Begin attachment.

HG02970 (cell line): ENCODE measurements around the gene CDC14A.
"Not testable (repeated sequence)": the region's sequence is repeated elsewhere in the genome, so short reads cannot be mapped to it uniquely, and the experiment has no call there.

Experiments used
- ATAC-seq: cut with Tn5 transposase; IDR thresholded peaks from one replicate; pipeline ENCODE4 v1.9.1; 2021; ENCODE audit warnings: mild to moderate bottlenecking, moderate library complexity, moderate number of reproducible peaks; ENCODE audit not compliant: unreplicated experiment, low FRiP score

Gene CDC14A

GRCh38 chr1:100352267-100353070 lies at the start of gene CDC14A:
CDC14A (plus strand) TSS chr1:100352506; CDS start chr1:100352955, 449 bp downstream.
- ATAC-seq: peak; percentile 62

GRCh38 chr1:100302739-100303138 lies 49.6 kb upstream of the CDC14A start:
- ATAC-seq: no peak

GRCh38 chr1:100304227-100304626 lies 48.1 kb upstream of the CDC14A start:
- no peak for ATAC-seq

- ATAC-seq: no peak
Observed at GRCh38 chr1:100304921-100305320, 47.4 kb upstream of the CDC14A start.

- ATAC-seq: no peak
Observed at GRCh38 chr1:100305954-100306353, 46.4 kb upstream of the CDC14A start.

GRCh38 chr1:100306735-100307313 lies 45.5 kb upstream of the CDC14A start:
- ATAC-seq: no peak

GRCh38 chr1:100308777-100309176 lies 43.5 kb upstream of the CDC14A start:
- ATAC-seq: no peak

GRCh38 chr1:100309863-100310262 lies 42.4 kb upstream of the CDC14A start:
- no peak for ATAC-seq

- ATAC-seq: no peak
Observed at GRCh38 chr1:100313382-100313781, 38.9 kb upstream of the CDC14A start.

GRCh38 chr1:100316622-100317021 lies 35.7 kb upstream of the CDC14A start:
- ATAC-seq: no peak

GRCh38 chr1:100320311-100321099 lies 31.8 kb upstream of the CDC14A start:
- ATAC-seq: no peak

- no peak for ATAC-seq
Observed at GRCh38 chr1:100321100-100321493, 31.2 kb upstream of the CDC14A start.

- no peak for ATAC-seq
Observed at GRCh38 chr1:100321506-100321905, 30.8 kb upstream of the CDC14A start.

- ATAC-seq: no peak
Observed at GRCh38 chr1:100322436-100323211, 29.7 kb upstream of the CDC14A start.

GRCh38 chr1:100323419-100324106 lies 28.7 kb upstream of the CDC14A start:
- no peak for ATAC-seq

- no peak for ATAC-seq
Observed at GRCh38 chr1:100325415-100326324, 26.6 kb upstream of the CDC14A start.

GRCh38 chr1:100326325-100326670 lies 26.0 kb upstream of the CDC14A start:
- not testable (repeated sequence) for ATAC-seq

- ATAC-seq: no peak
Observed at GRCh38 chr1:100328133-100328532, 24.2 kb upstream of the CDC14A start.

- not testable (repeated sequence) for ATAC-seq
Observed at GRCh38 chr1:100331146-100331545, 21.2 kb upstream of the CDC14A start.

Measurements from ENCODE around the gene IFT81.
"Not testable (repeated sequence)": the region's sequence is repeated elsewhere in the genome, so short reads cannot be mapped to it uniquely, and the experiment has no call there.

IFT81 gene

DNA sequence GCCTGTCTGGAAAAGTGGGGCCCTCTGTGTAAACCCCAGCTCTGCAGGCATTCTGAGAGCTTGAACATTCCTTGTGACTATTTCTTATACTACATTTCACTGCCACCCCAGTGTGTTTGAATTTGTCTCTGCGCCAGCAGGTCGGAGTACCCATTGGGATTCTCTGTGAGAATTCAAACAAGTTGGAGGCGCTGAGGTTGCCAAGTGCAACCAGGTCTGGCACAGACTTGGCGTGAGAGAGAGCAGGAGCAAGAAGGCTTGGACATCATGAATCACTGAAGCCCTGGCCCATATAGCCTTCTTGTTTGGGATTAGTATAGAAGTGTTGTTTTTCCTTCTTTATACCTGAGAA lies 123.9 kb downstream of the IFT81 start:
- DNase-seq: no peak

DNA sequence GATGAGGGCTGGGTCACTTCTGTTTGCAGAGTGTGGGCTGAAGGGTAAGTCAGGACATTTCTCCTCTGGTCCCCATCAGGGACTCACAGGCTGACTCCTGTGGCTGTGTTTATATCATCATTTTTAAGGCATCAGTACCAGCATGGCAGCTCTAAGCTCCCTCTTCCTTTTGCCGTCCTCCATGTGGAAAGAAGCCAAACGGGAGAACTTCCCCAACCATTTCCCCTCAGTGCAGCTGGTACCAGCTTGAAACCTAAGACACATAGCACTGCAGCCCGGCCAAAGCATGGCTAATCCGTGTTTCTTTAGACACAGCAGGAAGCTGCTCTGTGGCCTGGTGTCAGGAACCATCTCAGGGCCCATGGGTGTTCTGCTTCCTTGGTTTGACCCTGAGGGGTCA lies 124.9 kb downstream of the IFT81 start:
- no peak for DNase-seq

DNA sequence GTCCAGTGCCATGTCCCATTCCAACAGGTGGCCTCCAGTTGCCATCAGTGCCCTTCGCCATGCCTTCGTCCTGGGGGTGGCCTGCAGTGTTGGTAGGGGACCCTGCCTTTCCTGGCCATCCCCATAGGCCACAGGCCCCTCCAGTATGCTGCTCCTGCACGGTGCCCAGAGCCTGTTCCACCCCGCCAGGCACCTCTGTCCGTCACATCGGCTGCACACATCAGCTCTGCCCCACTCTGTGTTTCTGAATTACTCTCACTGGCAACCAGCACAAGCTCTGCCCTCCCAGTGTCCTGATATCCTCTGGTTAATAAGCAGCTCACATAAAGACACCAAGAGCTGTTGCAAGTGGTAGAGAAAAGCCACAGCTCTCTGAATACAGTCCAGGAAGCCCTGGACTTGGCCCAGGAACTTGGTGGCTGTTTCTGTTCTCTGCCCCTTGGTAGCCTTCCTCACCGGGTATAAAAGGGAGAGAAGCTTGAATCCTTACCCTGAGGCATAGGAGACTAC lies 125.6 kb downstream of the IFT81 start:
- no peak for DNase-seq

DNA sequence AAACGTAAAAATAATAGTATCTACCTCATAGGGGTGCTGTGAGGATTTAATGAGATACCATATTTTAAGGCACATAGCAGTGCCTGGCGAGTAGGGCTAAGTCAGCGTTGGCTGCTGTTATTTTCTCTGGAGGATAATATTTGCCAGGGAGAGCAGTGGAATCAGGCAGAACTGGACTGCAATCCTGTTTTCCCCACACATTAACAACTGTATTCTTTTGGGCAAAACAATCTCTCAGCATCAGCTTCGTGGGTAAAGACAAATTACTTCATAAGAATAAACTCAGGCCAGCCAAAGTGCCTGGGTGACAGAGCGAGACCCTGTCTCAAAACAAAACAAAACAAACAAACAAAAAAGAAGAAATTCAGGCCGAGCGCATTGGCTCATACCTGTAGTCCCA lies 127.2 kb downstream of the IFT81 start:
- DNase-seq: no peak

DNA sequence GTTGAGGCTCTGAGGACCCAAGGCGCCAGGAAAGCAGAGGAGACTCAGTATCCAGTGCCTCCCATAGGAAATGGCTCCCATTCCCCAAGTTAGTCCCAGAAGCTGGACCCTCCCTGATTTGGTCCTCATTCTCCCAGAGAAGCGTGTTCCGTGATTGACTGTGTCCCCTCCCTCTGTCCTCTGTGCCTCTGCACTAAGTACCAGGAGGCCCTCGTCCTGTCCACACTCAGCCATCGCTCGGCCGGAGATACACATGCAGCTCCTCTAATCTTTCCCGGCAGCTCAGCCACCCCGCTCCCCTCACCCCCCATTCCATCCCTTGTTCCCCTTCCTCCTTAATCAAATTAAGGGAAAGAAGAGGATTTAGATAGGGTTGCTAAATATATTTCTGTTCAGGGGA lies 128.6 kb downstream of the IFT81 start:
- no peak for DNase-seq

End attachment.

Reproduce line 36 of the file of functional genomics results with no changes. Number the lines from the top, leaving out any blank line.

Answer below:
- no peak for ATAC-seq